Skip to main content.

Smithsonian National Museum of Natural History
Website Search Box

Department of Vertebrate Zoology

Division of Amphibians & Reptiles

Hyalinobatrachium pellucidum
Hyalinobatrachium pellucidum Ecuador, Napo Province. Photographed by Roy McDiarmid
Imantodes cenchoa
Imantodes cenchoa Ecuador, Pastaza Province. Photographed by William W. Lamar.

The Division of Amphibians and Reptiles is devoted to herpetology, the scientific study of amphibians and reptiles, and to building and maintaining preserved collections of those animals, which are used in research by the staff of the Division as well as herpetologists throughout the world. Researchers in the Division of Amphibians and Reptiles specialize in systematic herpetology, the branch of the science that attempts to determine what are the species of amphibians and reptiles and how those species are related to one another as parts of larger taxonomic groups. The National Collection of Amphibians and Reptiles is among the largest and most important herpetological collections in the world, consisting of more than 580,000 specimen records, representing over 667,000 specimens and many thousands of type specimens, which serve a critical function concerning the scientific names of amphibians and reptiles.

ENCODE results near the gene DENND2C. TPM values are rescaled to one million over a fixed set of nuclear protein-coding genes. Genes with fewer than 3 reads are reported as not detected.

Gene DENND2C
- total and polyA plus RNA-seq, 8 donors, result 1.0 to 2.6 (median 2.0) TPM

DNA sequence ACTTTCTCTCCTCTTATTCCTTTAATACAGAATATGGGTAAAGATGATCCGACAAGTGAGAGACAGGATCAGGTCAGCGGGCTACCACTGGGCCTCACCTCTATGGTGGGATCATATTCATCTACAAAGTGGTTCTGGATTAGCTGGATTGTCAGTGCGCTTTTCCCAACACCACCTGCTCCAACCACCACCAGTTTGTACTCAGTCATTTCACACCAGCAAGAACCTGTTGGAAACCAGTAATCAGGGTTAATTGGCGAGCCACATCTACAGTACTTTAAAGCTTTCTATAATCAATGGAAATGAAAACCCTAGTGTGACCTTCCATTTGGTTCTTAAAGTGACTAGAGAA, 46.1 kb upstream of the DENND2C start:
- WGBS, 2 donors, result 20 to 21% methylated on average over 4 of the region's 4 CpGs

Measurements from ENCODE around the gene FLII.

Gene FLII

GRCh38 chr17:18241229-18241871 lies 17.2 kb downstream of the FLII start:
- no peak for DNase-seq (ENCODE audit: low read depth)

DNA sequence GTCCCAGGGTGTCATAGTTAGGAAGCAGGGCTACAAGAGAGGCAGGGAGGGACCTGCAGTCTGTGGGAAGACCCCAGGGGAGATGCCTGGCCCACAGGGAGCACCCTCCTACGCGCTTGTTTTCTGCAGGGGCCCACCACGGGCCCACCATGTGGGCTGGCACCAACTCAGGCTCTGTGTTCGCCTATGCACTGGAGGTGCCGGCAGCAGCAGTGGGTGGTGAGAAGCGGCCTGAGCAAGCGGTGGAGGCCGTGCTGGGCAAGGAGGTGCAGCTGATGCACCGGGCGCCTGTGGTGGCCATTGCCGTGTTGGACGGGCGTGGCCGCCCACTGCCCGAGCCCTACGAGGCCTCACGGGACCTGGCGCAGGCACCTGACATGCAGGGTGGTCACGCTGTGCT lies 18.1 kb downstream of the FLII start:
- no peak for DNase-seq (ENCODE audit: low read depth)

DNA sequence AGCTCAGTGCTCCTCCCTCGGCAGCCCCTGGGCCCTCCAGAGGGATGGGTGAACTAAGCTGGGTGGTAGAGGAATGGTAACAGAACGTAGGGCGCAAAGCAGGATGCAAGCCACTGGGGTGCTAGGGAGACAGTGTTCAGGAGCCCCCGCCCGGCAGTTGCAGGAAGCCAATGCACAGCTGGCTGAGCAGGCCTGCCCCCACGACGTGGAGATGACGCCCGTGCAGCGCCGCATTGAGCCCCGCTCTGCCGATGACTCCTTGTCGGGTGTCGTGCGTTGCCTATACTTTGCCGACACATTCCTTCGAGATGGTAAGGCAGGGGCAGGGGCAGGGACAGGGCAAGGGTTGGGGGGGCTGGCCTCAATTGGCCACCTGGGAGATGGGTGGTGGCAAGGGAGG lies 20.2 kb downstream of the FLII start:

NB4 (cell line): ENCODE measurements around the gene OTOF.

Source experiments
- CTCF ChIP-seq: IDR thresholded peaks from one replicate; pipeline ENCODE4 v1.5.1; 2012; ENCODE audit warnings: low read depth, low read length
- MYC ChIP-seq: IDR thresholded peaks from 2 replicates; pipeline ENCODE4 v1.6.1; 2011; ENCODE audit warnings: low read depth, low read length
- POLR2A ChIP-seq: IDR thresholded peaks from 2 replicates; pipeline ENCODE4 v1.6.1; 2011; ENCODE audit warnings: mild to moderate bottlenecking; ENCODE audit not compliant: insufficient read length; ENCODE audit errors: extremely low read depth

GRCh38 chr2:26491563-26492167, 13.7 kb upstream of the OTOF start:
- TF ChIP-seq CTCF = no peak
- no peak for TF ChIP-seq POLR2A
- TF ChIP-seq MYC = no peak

The Division of Amphibians and Reptiles consists of four basic components:

  • The Collections: preserved and dry specimens of amphibians and reptiles and special collections of specimen-related objects such as audiotapes, photographs, histological slides, and tissue samples.
  • Data: records of when, where, how, and who collected the specimens.
  • Staff: people that manage the collections and investigate the biology of amphibians and reptiles.
  • Library: specialized literature on amphibian and reptile biology.

News and Highlights

Pod 5 at MSC

The Herps Collection has Moved

The National Collection (USNM) of Amphibians and Reptiles is now located at the Smithsonian Institution's Museum Support Center in Suitland, Maryland. Collections of turtles, crocodilians, salamanders, and caecilians moved to the MSC in the 1980s and 1990s; those of lepidosaurs and frogs moved to the MSC in 2009 and amphibian larvae in 2011. Only the collection of lizard skeletons remains at the NHB. Please direct inquiries concerning collection access to Ken Tighe or Addison Wynn.

Dr. George Zug

Featured Online Lecture

Snakes: Local & Exotic - Dr. George R. Zug presented this informative lecture in June 2008 at the NMNH Naturalist Center in Loudon County, Virginia.

[ TOP ]